Spaniards are known for being very open and kind and typically grow up with a tight knit circle of friends and family. Forming relationships and becoming close to new people may be a huge adjustment. Spanish teens, while given a lot of freedom, are not given a lot of responsibility. They usually do not have to work or do chores. They are not responsible for things such as academic enrollment paperwork or applications. It is common for Spanish families at every socioeconomic level to have a housecleaner. Spanish teens typically do not do their own laundry. Spaniards tend to spend a lot of time outside of the home, unless they are having a family meal. This includes taking long walks, shopping, going to the movies, spending time at parks, playing sports or taking trips. Spanish teens are given a lot of freedom by their parents. They are often able to come and go from their homes, stay out late and travel on their own as they wish.
Tip From EF: Sit down with your student at the beginning of the exchange and go over all rules, schedules and expectations. Be sure to cover simple things such as transportation, the importance of checking in with you and their curfew. You may need to teach them how you prefer to do things around the house so they feel more comfortable. Talk openly about a chore schedule and how they can help.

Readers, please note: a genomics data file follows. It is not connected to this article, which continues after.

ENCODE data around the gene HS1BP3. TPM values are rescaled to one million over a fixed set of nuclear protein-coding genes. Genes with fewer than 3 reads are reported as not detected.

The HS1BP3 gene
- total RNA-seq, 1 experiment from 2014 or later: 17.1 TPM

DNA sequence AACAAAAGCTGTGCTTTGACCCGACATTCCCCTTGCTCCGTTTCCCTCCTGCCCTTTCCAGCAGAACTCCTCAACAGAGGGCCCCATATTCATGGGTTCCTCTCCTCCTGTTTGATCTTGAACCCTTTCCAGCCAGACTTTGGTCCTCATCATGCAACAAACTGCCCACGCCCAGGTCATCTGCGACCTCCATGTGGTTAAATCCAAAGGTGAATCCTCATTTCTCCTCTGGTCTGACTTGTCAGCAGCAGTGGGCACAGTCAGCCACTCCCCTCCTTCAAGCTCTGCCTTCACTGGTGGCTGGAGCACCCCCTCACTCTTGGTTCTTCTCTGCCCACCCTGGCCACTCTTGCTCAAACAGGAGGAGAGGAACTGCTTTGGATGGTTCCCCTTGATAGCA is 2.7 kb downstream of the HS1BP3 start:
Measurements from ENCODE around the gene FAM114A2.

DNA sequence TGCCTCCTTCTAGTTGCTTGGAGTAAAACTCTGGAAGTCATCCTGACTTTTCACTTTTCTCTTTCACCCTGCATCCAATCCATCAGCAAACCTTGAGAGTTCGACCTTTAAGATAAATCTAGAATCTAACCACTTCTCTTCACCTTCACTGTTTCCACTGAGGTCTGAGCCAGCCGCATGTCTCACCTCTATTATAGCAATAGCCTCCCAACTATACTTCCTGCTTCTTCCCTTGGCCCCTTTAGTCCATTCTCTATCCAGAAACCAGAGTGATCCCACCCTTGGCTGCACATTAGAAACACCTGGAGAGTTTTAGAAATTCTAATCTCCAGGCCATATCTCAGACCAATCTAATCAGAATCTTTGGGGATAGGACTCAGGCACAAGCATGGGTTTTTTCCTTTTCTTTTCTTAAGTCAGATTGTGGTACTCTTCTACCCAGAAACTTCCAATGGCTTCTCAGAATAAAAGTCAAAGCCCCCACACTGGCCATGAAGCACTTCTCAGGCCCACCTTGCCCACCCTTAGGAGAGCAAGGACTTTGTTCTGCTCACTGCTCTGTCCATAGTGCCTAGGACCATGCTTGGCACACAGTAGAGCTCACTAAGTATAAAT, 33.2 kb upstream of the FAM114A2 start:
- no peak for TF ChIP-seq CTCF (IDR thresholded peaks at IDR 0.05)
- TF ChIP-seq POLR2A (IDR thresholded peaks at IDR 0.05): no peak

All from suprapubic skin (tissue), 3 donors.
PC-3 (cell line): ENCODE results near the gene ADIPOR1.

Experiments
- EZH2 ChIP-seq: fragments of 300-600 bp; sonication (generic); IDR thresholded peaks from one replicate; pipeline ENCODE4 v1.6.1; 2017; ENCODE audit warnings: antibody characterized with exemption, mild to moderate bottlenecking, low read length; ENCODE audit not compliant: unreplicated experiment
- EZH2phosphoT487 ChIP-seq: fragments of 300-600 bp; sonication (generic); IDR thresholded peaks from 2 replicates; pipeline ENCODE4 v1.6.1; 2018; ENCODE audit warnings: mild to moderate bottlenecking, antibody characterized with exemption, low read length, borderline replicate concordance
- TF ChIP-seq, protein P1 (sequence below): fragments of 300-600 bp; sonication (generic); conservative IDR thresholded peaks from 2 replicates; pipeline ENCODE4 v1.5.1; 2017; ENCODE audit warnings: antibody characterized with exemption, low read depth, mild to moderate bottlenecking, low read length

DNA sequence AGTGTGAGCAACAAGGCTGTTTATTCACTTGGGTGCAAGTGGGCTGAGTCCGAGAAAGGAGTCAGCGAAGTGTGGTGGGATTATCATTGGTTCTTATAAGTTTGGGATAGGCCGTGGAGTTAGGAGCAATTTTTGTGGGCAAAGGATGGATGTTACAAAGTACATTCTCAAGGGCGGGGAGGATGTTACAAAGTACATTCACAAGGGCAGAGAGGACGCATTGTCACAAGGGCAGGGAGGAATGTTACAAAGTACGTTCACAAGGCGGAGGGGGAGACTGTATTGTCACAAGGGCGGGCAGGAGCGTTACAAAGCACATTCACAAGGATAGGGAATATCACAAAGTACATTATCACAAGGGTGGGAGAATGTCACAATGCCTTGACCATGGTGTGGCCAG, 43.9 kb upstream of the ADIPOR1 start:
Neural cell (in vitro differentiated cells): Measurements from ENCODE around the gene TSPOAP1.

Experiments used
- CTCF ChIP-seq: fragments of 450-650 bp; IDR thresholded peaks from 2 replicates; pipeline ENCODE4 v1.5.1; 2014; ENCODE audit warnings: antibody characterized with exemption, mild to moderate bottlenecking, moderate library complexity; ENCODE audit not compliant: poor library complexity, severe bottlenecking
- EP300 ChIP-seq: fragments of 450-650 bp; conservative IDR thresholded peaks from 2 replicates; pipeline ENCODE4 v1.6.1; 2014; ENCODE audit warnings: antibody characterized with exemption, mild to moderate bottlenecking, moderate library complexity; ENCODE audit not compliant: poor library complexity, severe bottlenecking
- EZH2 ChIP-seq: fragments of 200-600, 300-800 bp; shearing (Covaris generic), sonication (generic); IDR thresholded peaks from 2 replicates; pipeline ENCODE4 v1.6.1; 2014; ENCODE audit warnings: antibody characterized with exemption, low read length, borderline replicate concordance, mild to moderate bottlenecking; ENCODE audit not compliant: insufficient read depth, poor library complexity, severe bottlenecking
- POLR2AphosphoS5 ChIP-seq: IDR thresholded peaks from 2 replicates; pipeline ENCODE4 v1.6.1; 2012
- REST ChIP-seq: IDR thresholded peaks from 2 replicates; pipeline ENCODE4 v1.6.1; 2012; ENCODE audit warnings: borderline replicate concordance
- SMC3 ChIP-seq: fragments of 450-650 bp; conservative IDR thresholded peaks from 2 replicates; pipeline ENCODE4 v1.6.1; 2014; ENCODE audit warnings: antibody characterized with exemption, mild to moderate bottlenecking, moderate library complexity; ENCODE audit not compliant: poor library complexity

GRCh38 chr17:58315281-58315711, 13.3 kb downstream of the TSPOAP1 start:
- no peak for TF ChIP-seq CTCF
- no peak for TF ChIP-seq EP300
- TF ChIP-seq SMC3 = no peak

Estoy deseando de conocer a mi estudiante español!
I am so excited to meet my Spanish exchange student!
Estoy ansioso por aprender más sobre tu cultura. ¡Podemos empezar con una tortilla de patata!
I am eager to learn more about your culture. We can start with a Spanish omelete!
Hosting advice from our Spanish exchange students
“I wish my host family knew that sometimes I didn’t understand that they were asking me to do a chore.”
Tip From EF: It is helpful to be clear and direct with household rules and expectations early on. If there are any misunderstandings or issues that come up, communicate with your student and IEC to ensure everyone is on the same page. Additionally, Spanish students may not understand suggestive communication. Instead of saying “your room is looking a little messy today,” it will be easier for them to understand “please clean your room.” It is helpful to review and reiterate the rules every so often.
“I wish my host family knew that when students first come to the US we will need additional help. We don’t know the culture or the people, so we will ask lots of questions and sometimes we won’t understand what you are saying.”
Tip From EF: During the first few weeks, Spanish students may seem shy and quiet, but may just be struggling to understand the language or communicate their feelings. Talk as you normally would and try rephrasing things several times in different ways if they don’t understand. To make sure you’re on the same page, ask them to repeat what you’ve said in their own words.
“I wish my host family knew that I am used to being very social on weekends and hanging out with friends.”
Tip From EF: Work together to create a schedule of family and personal events with your student so everyone is on the same page. Set clear expectations about the time you’d like to spend with them, which days of the week the student has extracurricular activities and when they can see their friends.